Thursday, April 06, 2006

Feline Midwifery

Having moved to a farm with a three stall horse barn, we began our quest to acquire a barn cat or two, which proved surprisingly difficult. The humane society adopts only indoor cats and requires a signed contract promising the cat will not be allowed outdoors. So, we ended up with Mr. Buttons, Julia's kitty whom she adores and who wistfully twitches his tail while watching the birds out my bedroom window. He would have made an excellent mouser. But, contracts and commitments, not to mention the heartbreak my daughter would experience if Buttons ended up on the losing end of a collision with one of the vehicles that regularly whips down our road and Buttons is condemned to a lifetime of imprisonment.

When our neighbors' adopted stray showed every sign of being pregnant, we immediately offered to take one or two of her litter and then to have her spayed. The birth began March 31st, a Friday afternoon. When the first kitten arrived, the mama, still a 10 month old kitten herself, didn't quite know what to do. She just kind of walked around dragging the kitten behind her bouncing off the driveway rather than hunkering down somewhere quiet. Once the kitten was out, the mama walked away from him without cleaning him or really even acknowledging him at all. Poor girl just seemed utterly confused.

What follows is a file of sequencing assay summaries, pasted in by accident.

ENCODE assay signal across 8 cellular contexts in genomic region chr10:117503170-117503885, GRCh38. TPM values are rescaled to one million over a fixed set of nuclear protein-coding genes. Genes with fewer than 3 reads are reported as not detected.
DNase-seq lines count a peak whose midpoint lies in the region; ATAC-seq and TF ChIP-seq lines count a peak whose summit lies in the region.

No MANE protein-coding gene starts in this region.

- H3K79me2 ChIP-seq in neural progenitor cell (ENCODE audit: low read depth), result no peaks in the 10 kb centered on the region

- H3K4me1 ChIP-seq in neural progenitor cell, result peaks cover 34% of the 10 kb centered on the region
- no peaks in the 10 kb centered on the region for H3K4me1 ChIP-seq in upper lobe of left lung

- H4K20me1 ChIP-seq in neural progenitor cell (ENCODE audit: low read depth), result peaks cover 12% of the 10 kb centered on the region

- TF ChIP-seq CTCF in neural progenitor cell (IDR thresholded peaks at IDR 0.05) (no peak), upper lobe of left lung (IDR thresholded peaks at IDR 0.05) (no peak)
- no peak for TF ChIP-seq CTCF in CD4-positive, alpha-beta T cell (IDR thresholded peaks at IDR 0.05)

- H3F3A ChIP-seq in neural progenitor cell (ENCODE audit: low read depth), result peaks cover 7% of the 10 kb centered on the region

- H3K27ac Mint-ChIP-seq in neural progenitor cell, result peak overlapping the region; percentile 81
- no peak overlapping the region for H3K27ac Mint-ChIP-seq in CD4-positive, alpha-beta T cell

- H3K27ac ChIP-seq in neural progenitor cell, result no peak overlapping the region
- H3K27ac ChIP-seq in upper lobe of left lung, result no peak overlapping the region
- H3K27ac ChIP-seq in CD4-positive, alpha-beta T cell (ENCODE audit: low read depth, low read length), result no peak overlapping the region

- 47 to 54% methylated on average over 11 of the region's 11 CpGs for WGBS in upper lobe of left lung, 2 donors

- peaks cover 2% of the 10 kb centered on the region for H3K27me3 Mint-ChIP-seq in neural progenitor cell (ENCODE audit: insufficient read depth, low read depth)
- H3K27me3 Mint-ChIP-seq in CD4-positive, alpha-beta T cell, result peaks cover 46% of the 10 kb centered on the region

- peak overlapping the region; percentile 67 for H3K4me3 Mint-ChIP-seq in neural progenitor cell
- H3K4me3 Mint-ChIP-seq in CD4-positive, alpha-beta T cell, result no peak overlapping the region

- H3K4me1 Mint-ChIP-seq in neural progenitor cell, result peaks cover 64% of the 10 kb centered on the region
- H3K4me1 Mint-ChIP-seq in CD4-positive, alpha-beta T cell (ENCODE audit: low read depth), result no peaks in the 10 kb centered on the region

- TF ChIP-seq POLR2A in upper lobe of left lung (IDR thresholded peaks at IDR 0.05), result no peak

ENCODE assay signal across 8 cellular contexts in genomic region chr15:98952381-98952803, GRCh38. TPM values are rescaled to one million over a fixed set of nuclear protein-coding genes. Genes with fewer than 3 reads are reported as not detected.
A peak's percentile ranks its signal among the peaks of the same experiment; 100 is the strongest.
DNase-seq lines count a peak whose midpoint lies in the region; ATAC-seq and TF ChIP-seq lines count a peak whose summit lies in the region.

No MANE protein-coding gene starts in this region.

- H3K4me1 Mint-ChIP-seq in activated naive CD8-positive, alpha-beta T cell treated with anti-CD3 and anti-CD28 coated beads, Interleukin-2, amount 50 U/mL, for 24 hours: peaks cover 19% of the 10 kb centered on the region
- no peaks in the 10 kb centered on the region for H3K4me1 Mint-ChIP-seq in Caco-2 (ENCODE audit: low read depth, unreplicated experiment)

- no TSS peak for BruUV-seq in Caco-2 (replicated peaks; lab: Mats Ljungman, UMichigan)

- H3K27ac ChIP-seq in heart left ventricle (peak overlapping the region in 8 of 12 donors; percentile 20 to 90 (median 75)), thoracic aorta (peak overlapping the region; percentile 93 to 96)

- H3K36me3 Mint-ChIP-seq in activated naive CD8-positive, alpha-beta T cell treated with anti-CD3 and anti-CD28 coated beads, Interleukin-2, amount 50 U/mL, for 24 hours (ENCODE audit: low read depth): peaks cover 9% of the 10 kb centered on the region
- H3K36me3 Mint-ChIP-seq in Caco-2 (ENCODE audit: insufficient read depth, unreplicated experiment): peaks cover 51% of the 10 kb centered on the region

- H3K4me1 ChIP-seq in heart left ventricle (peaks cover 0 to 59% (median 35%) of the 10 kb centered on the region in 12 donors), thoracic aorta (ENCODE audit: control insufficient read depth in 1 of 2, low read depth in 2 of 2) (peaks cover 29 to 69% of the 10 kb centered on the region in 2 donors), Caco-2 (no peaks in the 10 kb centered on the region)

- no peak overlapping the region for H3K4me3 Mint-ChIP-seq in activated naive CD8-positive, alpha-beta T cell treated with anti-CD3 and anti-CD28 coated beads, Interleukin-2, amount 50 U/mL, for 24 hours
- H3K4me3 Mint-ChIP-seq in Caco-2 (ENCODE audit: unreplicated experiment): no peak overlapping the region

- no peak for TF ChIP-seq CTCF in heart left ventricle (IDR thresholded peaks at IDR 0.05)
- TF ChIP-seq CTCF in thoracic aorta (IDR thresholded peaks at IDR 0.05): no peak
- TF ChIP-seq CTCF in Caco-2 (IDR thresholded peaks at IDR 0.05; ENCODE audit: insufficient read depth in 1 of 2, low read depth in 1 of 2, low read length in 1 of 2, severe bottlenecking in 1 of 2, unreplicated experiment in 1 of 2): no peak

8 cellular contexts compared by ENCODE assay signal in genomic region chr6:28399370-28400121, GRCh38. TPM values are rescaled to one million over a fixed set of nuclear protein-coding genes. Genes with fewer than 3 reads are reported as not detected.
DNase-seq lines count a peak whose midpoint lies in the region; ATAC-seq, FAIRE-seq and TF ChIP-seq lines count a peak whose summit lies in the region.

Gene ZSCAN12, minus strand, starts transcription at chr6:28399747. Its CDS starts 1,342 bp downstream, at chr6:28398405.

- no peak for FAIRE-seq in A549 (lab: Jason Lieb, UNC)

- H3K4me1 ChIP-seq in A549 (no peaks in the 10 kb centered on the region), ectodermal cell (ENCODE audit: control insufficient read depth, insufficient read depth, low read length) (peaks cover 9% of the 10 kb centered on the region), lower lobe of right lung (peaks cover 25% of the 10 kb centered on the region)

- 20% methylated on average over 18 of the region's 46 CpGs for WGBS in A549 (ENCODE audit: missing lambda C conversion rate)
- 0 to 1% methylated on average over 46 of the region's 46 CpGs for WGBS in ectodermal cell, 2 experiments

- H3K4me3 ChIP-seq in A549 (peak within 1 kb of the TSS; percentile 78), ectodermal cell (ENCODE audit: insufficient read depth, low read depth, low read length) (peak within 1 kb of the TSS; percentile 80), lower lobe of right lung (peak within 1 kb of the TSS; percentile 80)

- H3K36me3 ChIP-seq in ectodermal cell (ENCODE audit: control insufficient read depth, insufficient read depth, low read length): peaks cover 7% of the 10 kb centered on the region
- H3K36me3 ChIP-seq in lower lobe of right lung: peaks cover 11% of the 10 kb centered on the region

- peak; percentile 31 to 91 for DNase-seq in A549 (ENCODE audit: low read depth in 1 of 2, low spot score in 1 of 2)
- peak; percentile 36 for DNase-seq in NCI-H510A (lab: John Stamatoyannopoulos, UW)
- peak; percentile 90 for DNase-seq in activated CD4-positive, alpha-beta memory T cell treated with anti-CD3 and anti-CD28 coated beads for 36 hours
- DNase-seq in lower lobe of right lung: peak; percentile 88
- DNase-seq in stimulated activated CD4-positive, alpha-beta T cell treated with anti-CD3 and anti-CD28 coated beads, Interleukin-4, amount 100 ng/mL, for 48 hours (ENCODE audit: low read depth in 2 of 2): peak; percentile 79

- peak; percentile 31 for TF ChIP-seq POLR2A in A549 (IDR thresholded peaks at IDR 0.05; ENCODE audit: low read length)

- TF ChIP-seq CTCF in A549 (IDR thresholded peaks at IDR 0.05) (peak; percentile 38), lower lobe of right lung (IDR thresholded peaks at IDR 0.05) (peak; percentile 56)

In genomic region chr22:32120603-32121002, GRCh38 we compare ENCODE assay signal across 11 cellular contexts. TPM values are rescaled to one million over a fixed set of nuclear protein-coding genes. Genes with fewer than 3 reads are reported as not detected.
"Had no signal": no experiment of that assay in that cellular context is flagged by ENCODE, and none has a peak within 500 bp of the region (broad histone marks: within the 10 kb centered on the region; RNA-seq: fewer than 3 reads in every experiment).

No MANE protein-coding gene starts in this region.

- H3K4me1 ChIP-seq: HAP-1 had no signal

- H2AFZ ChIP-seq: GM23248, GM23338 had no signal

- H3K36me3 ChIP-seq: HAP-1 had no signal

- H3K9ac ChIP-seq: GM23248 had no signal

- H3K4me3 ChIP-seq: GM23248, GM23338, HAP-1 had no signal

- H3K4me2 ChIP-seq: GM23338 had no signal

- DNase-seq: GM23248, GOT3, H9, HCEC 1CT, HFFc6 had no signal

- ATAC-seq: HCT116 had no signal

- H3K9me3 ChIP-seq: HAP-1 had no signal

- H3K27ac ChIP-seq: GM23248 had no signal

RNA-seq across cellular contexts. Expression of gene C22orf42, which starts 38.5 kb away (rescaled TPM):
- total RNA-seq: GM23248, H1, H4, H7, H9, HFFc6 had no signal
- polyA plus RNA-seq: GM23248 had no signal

I took the kitten, cleaned it up and kept it warm for several hours and in the meantime, the mama birthed and cleaned two more kittens. Unfortunately, the spot she chose was a tool shed with pooled motor oil and sharp rototiller tines. We decided to help her along a little, and put her in a large dog kennel where she could be with her kittens in a shallow tupperware container and still have room to move around, have her food and water and a small litter container. Once clean and dry, she happily accepted and nursed the first kitten along with the other two.

The next morning, there were two more kittens and mama was nursing them all. I gave her a little bit of the open can of formula I'd purchased in case I needed to feed the first kitten, and she seemed quite content. We checked on them several times throughout the day, but were reluctant to meddle much further.

When I went in Sunday morning to give them fresh bedding, I discovered the last kitten's umbilical cord wrapped tightly around the mama's leg as the mama walked over to greet me. Much to my chagrin, I also discovered a blood-red mass protruding from the mama's vaginal opening. I was able to tease away the umbilical cord from the kitten and separate her, but her tail was quite lacerated. As I changed the bedding, the mama began straining in her litterbox and the mass grew larger. I immediately feared that it was a prolapsed uterus and guessed it had been exposed to the air for at least 24 hours.

After doing some research and talking with my vet, I confirmed that it was, indeed, a prolapsed uterus, which required immediate surgical intervention--only by now, nearly 36 hours had elapsed and, judging by the smell, it had definitely gone septic. The mama refused all food and drink and just laid down stoically nursing her litter.

Along with our neighbors we made the difficult decision to put the mama cat down late Sunday afternoon, one of the most excruciating decisions I've ever had to make in my life. Losing animals is definitely the down side to country living.

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